> > in freezes and recovery times that take a dozen second or more. This is
> > because it's only after a sufficient backlog has been created (possibly
> > a single large video frame in the queue) that the server drops a frame
> > which makes the bitrate control aware that something is wrong. This
> > issue is common to all algorithms when all they have to rely on is
> > server frame drop notifications.
> 
> I'll add some more thoughts on this because I think the server could do
> better on this.
> 
> I some place that I have not precisely identified the server has to be
> writing each frame to the network socket. This will take more or less
> long depending on the state of the network queue.
> 
> - If there is enough room in the queue for the frame the write
>   should complete instantly.
> - If the queue is full or there is not enough space the write will only
>   complete once enough data has been sent and received by the client.
>   How long this takes will depend on how much space needed freeing and
>   on the network bandwidth.
> 
> Dividing the frame size by the time to write gives and upper bound on
> the available bandwidth. That value is probably not directly usable (one
> would have to substract the bandwidth used by other traffic like audio)
> but its variations could prove informative.
> 

I don't know how much information can give the upper bound. But
I think that if you continue to see the queue full the upper bound
should approximate to the real one which is much more useful.

> Thus notifying the video encoder of the time it took to push each frame
> to the network could provide useful and early information on the network
> state:
> 
> * If the time to write is ~0 then it means there is plenty of bandwidth
>   available so the stream bitrate can be increased. This type of
>   information is currently completely unavailable if the client does not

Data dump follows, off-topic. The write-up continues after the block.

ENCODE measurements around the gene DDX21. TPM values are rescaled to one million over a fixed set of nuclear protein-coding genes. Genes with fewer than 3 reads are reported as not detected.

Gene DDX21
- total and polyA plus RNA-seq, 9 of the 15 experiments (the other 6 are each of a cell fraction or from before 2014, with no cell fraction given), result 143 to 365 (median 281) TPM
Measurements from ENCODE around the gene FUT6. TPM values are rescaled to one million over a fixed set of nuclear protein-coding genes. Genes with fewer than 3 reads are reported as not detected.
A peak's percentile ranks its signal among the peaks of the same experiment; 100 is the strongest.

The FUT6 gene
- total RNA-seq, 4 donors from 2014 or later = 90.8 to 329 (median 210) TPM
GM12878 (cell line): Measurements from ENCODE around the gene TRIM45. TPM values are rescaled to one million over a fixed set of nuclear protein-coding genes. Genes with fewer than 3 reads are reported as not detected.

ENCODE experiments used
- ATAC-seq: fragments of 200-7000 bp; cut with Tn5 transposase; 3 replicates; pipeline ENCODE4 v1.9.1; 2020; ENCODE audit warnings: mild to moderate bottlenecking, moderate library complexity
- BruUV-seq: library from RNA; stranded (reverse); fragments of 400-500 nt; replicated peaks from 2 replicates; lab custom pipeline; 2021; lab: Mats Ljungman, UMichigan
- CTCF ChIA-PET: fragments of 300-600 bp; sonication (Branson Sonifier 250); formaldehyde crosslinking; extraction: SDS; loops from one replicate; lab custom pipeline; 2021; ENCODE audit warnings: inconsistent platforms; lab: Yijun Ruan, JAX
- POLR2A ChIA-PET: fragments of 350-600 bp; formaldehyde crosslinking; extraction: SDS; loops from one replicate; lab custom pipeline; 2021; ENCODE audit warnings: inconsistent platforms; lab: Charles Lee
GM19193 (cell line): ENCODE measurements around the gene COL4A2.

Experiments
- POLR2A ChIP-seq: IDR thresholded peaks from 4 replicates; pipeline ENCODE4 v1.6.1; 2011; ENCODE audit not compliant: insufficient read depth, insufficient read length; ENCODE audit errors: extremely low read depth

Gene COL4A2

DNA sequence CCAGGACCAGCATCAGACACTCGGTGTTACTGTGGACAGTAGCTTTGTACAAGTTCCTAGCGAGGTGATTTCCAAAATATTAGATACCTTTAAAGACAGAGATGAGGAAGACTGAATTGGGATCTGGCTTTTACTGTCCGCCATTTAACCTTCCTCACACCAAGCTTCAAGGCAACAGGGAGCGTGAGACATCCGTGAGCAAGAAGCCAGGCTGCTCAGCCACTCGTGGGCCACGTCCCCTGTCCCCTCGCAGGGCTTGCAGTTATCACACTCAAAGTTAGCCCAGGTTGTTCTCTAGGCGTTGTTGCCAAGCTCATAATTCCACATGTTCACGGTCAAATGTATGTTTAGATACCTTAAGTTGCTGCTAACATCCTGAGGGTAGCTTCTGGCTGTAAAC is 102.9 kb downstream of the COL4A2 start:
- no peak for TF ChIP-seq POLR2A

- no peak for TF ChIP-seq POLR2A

>   send stream reports.
> 

I think you are not considering proxy case. In this case the proxy is
providing extra space reducing potentially the queue.
The queue (in this case the tcp stream one) depends on many aspects like
- system setting;
- average network usage (so not only this connection);
- network latency;
- proxy presence.
But if you can send to client X bytes and client give an ACK using S
seconds you had a bandwidth of X/S and this is a lower bound, not an
upper bound. Here the S time can be bigger due to preexisting queue
(due to previous data on this connections or others sharing same
network path).

> * If the time to write shoots up from ~0 then it means the queue is now
>   full so the stream bitrate should not be increased further.
> 

Agreed basically you are using more bandwidth than available one.

> * If the time to write was already high and the calculated
>   bandwidth dropped, then it means the available network bandwidth
>   dropped. So decrease the stream bitrate.
> 

Here the problem I think is the calculated bandwidth.
We should compute it using more global data so to include
all possible streams (like sound) and connections usage
(even image and cursor for instance)

> * Since we have a bandwidth upper bound it should be higher than the
>   stream bitrate. If that's not the case it's another indicator that the
>   stream bitrate may be too high.
> 

Here you mean basically that you cannot support such high bitrate
on the stream and you should decrease the bitrate, right?
Maybe terminology confusion, here by bitrate you mean the configured
stream bitrate (set to gstreamer if gstreamer is used) and not the
networks one (bandwidth).

> * What makes this interesting is that catching congestion conditions
>   early is key to avoid them escalating to frame drops: if you don't
>   then large frames will keep accumulating in the network queue until
>   you get a lag of at least 1 frame interval, or until you get a client
>   report back which you only get once every 166ms (5 frames at 30 fps,
>   plus it's also stale by RTT/2 ms). Here you'd get feedback as soon as
>   the frame is in the network queue, likely even before the client has
>   received it.
> 

Currently we don't use it but beside the streaming report there is
a PING/PONG protocol that we could use for better bandwidth computation.
It's used at the beginning to get the low/high bandwidth estimation